IDEAS home Printed from https://ideas.repec.org/p/nbr/nberwo/15976.html
   My bibliography  Save this paper

Back on the Rails: Competition and Productivity in State-owned Industry

Author

Listed:
  • Sanghamitra Das
  • Kala Krishna
  • Sergey Lychagin
  • Rohini Somanathan

Abstract

We use a proprietary data set on the floor-level operations at the Bhilai Rail and Structural Mill in India to understand the determinants of changes in plant productivity in 2000-2003. During this period there was a 35 percent increase in output with minimal changes in factors of production, but sizable reductions in production delays. We model interruptions to the production process and find that a large part of these reductions are attributable to training. Our results suggest that specific knowledge-enhancing investments can have very high returns, and that the threat of competition provides powerful incentives to undertake such investments.

Suggested Citation

  • Sanghamitra Das & Kala Krishna & Sergey Lychagin & Rohini Somanathan, 2010. "Back on the Rails: Competition and Productivity in State-owned Industry," NBER Working Papers 15976, National Bureau of Economic Research, Inc.
  • Handle: RePEc:nbr:nberwo:15976
    Note: ITI
    as

    Download full text from publisher

    File URL: http://www.nber.org/papers/w15976.pdf
    Download Restriction: no

    Other versions of this item:

    References listed on IDEAS

    as
    1. Sanghamitra Das & Kala Krishna & Sergey Lychagin & Rohini Somanathan, 2013. "Back on the Rails: Competition and Productivity in State-Owned Industry," American Economic Journal: Applied Economics, American Economic Association, vol. 5(1), pages 136-162, January.
    2. Jose E. Galdon Sanchez & James A. Schmitz, 2003. "Competitive pressure and labor productivity: world iron ore markets in the 1980s," Quarterly Review, Federal Reserve Bank of Minneapolis, issue Spr, pages 9-23.
    3. Timothy Dunne & Shawn Klimek & James Schmitz, Jr., 2010. "Competition and Productivity: Evidence from the Post WWII U.S. Cement Industry," Working Papers 10-29, Center for Economic Studies, U.S. Census Bureau.
    4. Nicholas Bloom & John Van Reenen, 2007. "Measuring and Explaining Management Practices Across Firms and Countries," The Quarterly Journal of Economics, Oxford University Press, vol. 122(4), pages 1351-1408.
    5. Chad Syverson, 2011. "What Determines Productivity?," Journal of Economic Literature, American Economic Association, vol. 49(2), pages 326-365, June.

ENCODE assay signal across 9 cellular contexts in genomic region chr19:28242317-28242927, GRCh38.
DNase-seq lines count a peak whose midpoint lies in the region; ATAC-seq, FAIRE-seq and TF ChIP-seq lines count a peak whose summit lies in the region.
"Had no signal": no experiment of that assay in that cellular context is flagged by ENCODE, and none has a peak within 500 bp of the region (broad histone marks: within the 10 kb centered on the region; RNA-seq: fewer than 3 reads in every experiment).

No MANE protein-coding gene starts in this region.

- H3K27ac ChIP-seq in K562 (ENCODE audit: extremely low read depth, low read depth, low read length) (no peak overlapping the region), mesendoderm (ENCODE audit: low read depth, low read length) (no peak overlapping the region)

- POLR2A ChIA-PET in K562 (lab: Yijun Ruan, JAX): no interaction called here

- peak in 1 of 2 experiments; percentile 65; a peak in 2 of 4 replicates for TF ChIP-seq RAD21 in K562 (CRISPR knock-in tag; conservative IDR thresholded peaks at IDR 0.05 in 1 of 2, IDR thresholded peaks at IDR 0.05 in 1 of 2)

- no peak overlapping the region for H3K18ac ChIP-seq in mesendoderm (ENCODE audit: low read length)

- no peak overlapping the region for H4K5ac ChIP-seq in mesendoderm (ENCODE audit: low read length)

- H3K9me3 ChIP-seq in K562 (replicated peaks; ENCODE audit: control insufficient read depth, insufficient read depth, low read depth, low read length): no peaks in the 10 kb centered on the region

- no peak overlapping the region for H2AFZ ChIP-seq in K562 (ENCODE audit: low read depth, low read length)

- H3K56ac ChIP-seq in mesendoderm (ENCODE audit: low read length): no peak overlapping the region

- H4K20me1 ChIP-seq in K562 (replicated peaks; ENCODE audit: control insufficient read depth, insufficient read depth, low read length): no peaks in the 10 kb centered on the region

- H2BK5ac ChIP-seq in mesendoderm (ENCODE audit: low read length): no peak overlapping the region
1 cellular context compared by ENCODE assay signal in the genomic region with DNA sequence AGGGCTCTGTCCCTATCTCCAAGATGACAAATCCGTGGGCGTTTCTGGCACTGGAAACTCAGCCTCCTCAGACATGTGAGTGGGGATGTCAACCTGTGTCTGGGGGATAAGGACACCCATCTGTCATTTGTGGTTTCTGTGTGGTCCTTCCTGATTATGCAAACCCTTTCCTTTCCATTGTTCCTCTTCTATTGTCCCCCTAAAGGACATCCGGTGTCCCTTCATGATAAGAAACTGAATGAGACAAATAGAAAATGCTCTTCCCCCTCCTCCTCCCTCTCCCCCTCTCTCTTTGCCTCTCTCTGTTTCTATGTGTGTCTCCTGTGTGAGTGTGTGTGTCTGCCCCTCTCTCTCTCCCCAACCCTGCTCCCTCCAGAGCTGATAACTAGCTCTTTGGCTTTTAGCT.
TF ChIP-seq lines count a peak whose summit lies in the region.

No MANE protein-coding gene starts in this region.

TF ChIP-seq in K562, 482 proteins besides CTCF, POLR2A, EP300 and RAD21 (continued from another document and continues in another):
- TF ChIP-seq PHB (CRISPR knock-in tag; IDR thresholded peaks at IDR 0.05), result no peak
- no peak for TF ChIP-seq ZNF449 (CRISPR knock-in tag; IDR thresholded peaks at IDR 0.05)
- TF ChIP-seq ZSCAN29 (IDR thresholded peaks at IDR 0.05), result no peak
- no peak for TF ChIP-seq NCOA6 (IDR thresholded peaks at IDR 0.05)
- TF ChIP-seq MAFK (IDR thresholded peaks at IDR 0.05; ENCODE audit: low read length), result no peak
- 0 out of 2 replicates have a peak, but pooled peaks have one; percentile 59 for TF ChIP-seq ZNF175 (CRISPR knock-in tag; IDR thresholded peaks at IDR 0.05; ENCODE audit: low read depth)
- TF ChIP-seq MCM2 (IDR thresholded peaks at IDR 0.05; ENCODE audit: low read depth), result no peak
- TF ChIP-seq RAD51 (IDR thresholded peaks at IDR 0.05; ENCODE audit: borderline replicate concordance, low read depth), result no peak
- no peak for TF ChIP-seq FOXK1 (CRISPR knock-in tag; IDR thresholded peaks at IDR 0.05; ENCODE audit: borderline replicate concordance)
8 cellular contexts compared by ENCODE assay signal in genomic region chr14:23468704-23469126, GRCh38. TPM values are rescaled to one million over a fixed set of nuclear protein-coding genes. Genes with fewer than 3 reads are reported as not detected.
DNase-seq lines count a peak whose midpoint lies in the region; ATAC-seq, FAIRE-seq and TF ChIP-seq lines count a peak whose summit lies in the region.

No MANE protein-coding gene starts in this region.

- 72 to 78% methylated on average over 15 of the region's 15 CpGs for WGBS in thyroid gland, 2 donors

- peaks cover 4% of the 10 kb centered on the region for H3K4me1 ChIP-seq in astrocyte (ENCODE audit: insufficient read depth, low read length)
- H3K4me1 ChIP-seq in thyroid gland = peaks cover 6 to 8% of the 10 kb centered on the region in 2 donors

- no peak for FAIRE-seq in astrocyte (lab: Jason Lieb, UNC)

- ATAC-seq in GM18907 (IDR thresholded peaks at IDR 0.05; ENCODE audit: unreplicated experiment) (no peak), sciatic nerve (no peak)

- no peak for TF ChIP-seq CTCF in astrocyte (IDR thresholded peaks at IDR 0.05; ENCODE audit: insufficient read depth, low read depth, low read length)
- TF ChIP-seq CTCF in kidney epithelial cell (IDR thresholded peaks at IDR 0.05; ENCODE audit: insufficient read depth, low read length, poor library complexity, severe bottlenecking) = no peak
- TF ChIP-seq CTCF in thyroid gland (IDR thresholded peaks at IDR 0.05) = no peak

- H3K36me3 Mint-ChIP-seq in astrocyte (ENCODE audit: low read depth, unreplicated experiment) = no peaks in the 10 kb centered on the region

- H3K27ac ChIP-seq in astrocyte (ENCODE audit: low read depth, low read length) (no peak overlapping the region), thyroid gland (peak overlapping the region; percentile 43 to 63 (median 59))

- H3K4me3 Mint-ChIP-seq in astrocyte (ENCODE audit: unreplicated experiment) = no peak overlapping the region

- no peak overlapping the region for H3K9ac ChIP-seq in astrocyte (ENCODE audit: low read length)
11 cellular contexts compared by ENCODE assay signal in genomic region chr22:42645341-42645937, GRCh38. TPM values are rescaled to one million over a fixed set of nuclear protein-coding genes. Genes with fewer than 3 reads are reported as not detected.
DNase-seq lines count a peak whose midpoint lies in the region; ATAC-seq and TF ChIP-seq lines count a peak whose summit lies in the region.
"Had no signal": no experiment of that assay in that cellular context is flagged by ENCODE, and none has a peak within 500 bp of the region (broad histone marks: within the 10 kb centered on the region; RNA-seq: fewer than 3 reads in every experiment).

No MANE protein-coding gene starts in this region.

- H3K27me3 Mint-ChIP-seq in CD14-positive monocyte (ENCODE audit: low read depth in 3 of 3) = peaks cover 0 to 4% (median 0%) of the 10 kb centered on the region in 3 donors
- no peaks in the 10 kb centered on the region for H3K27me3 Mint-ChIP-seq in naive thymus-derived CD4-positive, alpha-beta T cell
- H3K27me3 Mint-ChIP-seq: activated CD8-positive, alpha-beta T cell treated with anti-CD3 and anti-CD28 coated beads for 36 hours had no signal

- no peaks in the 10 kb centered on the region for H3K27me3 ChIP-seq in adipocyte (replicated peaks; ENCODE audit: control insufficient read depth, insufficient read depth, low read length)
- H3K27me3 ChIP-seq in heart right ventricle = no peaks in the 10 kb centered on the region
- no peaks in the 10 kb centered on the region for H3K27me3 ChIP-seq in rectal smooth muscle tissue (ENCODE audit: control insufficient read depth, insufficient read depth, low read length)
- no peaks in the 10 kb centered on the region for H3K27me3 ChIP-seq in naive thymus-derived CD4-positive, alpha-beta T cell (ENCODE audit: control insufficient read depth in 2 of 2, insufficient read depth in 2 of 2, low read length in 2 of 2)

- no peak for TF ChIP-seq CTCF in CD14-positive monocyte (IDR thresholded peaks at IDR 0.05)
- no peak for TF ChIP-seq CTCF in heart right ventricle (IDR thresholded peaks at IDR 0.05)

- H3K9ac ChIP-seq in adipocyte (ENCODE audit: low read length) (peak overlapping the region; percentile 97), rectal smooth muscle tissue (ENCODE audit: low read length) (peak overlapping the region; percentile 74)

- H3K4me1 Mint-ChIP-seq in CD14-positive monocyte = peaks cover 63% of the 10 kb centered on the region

6. Tybout, James & de Melo, Jamie & Corbo, Vittorio, 1991. "The effects of trade reforms on scale and technical efficiency : New evidence from Chile," Journal of International Economics, Elsevier, vol. 31(3-4), pages 231-250, November.
    7. Nicholas Bloom & Aprajit Mahajan & David McKenzie & John Roberts, 2010. "Why Do Firms in Developing Countries Have Low Productivity?," American Economic Review, American Economic Association, vol. 100(2), pages 619-623, May.
    8. Chang-Tai Hsieh & Peter J. Klenow, 2009. "Misallocation and Manufacturing TFP in China and India," The Quarterly Journal of Economics, Oxford University Press, vol. 124(4), pages 1403-1448.
    9. Bridgman, Benjamin & Gomes, Victor & Teixeira, Arilton, 2011. "Threatening to Increase Productivity: Evidence from Brazil's Oil Industry," World Development, Elsevier, vol. 39(8), pages 1372-1385, August.
    10. Caves, Douglas W & Christensen, Laurits R, 1980. "The Relative Efficiency of Public and Private Firms in a Competitive Environment: The Case of Canadian Railroads," Journal of Political Economy, University of Chicago Press, vol. 88(5), pages 958-976, October.
    11. James A. Schmitz Jr., 2005. "What Determines Productivity? Lessons from the Dramatic Recovery of the U.S. and Canadian Iron Ore Industries Following Their Early 1980s Crisis," Journal of Political Economy, University of Chicago Press, vol. 113(3), pages 582-625, June.
    12. Robert E. Hall & Charles I. Jones, 1999. "Why do Some Countries Produce So Much More Output Per Worker than Others?," The Quarterly Journal of Economics, Oxford University Press, vol. 114(1), pages 83-116.
    13. Chad Syverson, 2004. "Product Substitutability and Productivity Dispersion," The Review of Economics and Statistics, MIT Press, vol. 86(2), pages 534-550, May.